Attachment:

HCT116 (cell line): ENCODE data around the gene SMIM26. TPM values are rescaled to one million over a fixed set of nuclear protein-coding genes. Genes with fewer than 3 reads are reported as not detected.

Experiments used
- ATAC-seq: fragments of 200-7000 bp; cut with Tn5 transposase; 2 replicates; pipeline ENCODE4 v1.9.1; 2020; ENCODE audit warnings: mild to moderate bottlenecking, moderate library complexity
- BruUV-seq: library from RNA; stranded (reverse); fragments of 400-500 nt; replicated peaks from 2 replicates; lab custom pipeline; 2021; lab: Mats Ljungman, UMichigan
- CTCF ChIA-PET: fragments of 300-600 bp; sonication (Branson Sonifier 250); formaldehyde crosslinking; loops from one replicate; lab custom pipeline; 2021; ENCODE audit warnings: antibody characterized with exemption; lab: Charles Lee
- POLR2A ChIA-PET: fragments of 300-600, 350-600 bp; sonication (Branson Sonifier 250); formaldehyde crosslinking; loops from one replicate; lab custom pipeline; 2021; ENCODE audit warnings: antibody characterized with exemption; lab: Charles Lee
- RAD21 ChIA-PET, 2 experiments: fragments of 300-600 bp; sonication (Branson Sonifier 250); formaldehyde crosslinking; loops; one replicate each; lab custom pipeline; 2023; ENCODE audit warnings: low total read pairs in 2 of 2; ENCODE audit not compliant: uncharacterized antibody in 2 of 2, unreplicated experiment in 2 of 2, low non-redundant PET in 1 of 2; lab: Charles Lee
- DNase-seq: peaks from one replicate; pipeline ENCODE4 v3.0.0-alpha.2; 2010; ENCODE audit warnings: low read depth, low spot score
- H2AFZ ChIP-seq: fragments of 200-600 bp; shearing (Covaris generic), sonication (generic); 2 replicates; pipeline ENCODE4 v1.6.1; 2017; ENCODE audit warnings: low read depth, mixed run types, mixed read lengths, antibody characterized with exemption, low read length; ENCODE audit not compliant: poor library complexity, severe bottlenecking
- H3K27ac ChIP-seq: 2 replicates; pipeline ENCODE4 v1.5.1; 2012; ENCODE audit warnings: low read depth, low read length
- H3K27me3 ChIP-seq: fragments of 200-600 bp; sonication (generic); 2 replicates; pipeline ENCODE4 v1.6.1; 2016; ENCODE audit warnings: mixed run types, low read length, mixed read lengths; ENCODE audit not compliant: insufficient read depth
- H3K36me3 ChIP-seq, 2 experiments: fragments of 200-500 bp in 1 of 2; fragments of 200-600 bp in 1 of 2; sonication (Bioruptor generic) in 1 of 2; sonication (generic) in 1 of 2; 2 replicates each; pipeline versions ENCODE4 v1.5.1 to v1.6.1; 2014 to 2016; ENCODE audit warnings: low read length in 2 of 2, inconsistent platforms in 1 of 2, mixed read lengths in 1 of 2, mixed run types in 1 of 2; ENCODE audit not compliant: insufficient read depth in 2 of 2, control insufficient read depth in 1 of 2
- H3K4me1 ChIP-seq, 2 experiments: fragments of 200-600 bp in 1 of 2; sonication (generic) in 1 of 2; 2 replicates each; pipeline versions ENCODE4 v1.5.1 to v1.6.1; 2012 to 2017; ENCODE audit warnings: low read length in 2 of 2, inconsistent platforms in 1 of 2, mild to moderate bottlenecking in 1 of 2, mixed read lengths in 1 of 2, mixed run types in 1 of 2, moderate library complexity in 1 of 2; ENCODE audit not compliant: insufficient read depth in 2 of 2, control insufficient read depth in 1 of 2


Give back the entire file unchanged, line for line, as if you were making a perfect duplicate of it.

HCT116 (cell line): ENCODE data around the gene SMIM26. TPM values are rescaled to one million over a fixed set of nuclear protein-coding genes. Genes with fewer than 3 reads are reported as not detected.

Experiments used
- ATAC-seq: fragments of 200-7000 bp; cut with Tn5 transposase; 2 replicates; pipeline ENCODE4 v1.9.1; 2020; ENCODE audit warnings: mild to moderate bottlenecking, moderate library complexity
- BruUV-seq: library from RNA; stranded (reverse); fragments of 400-500 nt; replicated peaks from 2 replicates; lab custom pipeline; 2021; lab: Mats Ljungman, UMichigan
- CTCF ChIA-PET: fragments of 300-600 bp; sonication (Branson Sonifier 250); formaldehyde crosslinking; loops from one replicate; lab custom pipeline; 2021; ENCODE audit warnings: antibody characterized with exemption; lab: Charles Lee
- POLR2A ChIA-PET: fragments of 300-600, 350-600 bp; sonication (Branson Sonifier 250); formaldehyde crosslinking; loops from one replicate; lab custom pipeline; 2021; ENCODE audit warnings: antibody characterized with exemption; lab: Charles Lee
- RAD21 ChIA-PET, 2 experiments: fragments of 300-600 bp; sonication (Branson Sonifier 250); formaldehyde crosslinking; loops; one replicate each; lab custom pipeline; 2023; ENCODE audit warnings: low total read pairs in 2 of 2; ENCODE audit not compliant: uncharacterized antibody in 2 of 2, unreplicated experiment in 2 of 2, low non-redundant PET in 1 of 2; lab: Charles Lee
- DNase-seq: peaks from one replicate; pipeline ENCODE4 v3.0.0-alpha.2; 2010; ENCODE audit warnings: low read depth, low spot score
- H2AFZ ChIP-seq: fragments of 200-600 bp; shearing (Covaris generic), sonication (generic); 2 replicates; pipeline ENCODE4 v1.6.1; 2017; ENCODE audit warnings: low read depth, mixed run types, mixed read lengths, antibody characterized with exemption, low read length; ENCODE audit not compliant: poor library complexity, severe bottlenecking
- H3K27ac ChIP-seq: 2 replicates; pipeline ENCODE4 v1.5.1; 2012; ENCODE audit warnings: low read depth, low read length
- H3K27me3 ChIP-seq: fragments of 200-600 bp; sonication (generic); 2 replicates; pipeline ENCODE4 v1.6.1; 2016; ENCODE audit warnings: mixed run types, low read length, mixed read lengths; ENCODE audit not compliant: insufficient read depth
- H3K36me3 ChIP-seq, 2 experiments: fragments of 200-500 bp in 1 of 2; fragments of 200-600 bp in 1 of 2; sonication (Bioruptor generic) in 1 of 2; sonication (generic) in 1 of 2; 2 replicates each; pipeline versions ENCODE4 v1.5.1 to v1.6.1; 2014 to 2016; ENCODE audit warnings: low read length in 2 of 2, inconsistent platforms in 1 of 2, mixed read lengths in 1 of 2, mixed run types in 1 of 2; ENCODE audit not compliant: insufficient read depth in 2 of 2, control insufficient read depth in 1 of 2
- H3K4me1 ChIP-seq, 2 experiments: fragments of 200-600 bp in 1 of 2; sonication (generic) in 1 of 2; 2 replicates each; pipeline versions ENCODE4 v1.5.1 to v1.6.1; 2012 to 2017; ENCODE audit warnings: low read length in 2 of 2, inconsistent platforms in 1 of 2, mild to moderate bottlenecking in 1 of 2, mixed read lengths in 1 of 2, mixed run types in 1 of 2, moderate library complexity in 1 of 2; ENCODE audit not compliant: insufficient read depth in 2 of 2, control insufficient read depth in 1 of 2